Cairn Energy had raised an action against all the various entities of Greenpeace it could possibly think of, to permanently prevent the activists carrying out any further protests against it in Scotland.
In 2011 around 40 people dressed as polar bears invaded Cairn’s offices to promote their protest against Cairn’s activities in drilling for oil in Greenland, the Arctic and the North Sea. They appeared to be looking for Cairn’s oil spill response plan in particular when they went through papers in the oil company’s offices.
The court heard that the protesters “ran amock through the offices, occupying the fifth floor office space and the fourth floor vestibule, ransacking rooms and desks and rifling through cabinets. They caused a nuisance, preventing the petitioner and its staff from engaging in the lawful conduct of their business. They occupied the reception areas and interfered with the phone systems. Some of them chained themselves to desks. As a result, the petitioner and its staff were severely inconvenienced and disrupted and the staff had to vacate areas of the office and eventually had to go home on the direction of the police.”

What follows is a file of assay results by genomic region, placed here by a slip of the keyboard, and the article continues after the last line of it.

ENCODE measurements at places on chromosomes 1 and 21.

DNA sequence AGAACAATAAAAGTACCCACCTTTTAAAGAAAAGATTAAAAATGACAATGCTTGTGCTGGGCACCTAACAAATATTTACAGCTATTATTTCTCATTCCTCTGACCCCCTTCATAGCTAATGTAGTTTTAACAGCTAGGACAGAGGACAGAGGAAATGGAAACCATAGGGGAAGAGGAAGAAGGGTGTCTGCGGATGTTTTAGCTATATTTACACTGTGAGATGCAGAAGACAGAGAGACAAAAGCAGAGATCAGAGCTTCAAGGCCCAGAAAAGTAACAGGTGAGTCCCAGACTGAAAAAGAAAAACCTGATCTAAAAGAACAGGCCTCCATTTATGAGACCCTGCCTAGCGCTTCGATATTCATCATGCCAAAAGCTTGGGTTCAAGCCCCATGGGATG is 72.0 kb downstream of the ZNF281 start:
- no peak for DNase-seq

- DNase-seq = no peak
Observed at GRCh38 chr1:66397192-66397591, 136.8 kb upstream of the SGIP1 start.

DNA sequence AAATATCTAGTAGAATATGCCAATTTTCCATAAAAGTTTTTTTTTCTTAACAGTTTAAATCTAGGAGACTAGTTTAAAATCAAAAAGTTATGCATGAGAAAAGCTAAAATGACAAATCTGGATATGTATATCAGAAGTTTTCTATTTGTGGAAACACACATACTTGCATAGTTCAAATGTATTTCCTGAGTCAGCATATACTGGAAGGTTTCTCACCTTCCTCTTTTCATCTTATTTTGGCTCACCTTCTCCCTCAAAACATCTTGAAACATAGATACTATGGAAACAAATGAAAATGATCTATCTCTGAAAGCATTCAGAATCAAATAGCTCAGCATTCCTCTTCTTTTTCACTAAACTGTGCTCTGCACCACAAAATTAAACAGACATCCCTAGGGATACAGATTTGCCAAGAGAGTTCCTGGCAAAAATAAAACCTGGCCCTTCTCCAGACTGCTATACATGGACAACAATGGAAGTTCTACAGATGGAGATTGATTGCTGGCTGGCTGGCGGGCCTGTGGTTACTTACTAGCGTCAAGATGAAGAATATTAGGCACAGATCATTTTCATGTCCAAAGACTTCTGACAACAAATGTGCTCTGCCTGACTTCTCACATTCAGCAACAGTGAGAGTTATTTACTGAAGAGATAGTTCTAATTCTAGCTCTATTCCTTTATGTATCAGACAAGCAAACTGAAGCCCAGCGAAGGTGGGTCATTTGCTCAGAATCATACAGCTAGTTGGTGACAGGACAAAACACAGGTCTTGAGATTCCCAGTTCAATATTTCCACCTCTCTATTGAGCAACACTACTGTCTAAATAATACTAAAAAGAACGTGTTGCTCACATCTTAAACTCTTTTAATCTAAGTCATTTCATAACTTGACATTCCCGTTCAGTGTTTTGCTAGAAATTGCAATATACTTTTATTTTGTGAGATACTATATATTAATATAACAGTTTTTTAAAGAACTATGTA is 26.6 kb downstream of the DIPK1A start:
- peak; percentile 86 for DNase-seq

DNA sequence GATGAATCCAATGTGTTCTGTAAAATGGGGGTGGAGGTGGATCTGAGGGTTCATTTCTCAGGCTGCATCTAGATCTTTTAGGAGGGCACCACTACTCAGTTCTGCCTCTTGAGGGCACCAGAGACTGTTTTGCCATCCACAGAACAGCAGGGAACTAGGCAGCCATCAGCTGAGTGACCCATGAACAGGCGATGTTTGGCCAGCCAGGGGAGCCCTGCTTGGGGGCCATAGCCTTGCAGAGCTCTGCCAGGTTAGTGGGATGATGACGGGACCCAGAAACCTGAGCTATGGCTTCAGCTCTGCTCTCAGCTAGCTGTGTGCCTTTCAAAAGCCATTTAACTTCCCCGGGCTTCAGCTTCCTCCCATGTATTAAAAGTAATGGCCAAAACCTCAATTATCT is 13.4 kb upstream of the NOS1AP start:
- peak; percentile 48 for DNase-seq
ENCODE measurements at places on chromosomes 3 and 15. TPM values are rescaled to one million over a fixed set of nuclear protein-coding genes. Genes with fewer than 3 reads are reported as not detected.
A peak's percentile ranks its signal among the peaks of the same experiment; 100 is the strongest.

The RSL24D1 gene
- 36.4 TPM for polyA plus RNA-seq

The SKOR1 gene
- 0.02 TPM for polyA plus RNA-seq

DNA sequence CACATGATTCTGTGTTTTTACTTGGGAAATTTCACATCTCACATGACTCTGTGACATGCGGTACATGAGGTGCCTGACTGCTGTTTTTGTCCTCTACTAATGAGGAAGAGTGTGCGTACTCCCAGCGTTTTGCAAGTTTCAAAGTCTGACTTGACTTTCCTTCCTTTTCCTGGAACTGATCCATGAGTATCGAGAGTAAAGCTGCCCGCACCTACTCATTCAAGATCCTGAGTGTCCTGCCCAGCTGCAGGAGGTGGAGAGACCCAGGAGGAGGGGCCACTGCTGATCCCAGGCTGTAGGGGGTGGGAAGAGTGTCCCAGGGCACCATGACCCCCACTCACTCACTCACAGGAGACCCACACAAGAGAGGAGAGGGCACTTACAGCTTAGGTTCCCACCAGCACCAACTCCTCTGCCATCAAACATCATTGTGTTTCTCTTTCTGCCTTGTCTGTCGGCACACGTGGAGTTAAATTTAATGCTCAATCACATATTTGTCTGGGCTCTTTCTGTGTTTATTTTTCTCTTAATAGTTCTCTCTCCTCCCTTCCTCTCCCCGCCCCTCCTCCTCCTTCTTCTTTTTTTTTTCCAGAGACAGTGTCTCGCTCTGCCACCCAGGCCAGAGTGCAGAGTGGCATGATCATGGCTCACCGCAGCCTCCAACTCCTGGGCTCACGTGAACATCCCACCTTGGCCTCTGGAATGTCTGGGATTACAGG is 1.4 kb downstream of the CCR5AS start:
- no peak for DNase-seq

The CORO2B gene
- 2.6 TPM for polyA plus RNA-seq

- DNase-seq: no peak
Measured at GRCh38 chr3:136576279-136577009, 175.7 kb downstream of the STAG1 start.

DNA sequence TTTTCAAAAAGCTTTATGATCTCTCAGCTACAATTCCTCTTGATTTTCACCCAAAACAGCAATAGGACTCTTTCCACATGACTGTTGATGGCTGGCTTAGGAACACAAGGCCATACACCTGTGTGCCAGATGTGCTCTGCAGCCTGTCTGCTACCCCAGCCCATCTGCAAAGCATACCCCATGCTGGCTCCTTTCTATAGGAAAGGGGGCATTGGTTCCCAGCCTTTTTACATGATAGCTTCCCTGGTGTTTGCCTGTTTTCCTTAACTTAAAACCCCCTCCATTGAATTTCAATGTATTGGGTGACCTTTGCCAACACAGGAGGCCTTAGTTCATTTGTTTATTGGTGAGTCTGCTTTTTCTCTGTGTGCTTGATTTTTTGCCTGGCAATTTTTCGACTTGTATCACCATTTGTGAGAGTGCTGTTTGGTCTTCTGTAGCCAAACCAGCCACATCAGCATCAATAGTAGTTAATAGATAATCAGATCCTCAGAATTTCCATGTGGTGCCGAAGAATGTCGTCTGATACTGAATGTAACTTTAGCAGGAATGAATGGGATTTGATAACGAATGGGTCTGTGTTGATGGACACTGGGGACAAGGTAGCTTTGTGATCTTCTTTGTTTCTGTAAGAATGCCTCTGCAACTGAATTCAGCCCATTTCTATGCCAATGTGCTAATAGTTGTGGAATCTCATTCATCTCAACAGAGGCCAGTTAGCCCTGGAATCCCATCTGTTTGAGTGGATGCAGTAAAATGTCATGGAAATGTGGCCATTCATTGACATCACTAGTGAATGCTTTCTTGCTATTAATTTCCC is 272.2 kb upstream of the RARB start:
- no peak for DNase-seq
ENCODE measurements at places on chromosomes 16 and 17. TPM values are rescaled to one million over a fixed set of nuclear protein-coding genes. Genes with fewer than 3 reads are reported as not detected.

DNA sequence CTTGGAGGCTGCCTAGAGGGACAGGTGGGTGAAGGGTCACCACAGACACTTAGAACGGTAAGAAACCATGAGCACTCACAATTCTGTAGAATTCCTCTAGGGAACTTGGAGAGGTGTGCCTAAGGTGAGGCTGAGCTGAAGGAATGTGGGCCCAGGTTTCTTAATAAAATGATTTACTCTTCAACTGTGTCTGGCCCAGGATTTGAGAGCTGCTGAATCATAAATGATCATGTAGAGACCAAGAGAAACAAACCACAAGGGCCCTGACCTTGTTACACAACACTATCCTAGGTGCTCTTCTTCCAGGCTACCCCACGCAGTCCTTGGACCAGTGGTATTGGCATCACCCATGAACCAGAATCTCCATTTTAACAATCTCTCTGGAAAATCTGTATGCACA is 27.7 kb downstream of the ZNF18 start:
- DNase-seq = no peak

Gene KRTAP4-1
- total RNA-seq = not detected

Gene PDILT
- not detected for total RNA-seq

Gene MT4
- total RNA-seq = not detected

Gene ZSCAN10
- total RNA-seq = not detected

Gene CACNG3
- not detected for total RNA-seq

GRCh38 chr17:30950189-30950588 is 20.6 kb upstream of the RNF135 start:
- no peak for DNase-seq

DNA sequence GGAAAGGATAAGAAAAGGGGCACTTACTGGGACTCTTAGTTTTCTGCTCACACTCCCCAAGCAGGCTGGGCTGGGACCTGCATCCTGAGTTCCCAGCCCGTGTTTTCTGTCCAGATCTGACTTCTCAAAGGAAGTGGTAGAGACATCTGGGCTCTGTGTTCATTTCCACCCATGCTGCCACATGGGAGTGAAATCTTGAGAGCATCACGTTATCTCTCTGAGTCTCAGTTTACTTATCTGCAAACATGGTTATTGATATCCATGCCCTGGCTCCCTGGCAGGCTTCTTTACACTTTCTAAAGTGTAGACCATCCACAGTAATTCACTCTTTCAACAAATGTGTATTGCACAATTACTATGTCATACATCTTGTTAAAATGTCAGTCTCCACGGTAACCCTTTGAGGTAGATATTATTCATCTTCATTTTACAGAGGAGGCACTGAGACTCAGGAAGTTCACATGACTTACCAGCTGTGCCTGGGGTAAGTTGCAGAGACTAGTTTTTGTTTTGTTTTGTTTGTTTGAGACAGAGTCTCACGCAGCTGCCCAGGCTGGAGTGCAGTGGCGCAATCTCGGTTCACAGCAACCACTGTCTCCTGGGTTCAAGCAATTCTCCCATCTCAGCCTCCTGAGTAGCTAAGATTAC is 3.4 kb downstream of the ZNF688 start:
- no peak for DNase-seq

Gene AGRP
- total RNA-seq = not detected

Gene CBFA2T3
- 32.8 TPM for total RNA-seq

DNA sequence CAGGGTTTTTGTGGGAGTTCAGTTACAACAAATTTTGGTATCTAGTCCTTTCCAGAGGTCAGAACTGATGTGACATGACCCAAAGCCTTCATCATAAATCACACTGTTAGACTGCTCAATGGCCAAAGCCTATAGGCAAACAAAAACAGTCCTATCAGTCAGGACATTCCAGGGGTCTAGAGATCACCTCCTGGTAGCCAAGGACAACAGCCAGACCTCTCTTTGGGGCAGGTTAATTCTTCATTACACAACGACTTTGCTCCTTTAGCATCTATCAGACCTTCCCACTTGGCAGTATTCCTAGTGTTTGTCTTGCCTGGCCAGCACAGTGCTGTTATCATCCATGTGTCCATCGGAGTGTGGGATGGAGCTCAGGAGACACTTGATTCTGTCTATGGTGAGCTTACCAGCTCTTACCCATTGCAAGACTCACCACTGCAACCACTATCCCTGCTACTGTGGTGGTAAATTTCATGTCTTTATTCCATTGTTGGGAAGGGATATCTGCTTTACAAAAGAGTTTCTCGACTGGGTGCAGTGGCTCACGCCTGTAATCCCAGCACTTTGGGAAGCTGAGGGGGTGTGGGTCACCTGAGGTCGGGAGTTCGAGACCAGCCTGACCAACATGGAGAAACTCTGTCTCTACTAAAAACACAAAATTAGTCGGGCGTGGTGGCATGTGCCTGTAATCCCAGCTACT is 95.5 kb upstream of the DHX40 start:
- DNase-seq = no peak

Lord Glennie has now issued his judgement which refuses the request from Cairn to prevent any future protests by one of the Greenpeace entities, STICHTING GREENPEACE COUNCIL, which is commonly known as Greenpeace International,(GPI) and render them illegal, notwithstanding that an interim order was granted at the time of the initial demonstration.
Two of the other Greenpeace entities, Greenpeace Ltd and Greenpeace UK Ltd have already given assurances that they would not carry out any further actions against the Edinburgh oil company, but Cairn had particularly wanted a permanent interdict against GPI as they consider them to be behind all of the activism. Greenpeace UK has complied with the court order to remove all photos of the protest from their website.
Cairn’s request for permanent interdict was refused and the matter of expenses remains to be settled.